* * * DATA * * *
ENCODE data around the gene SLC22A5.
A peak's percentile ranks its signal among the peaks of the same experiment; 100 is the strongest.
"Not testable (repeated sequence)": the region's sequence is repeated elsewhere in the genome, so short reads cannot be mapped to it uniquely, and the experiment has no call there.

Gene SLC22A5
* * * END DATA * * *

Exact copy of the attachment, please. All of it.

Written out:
ENCODE data around the gene SLC22A5.
A peak's percentile ranks its signal among the peaks of the same experiment; 100 is the strongest.
"Not testable (repeated sequence)": the region's sequence is repeated elsewhere in the genome, so short reads cannot be mapped to it uniquely, and the experiment has no call there.

Gene SLC22A5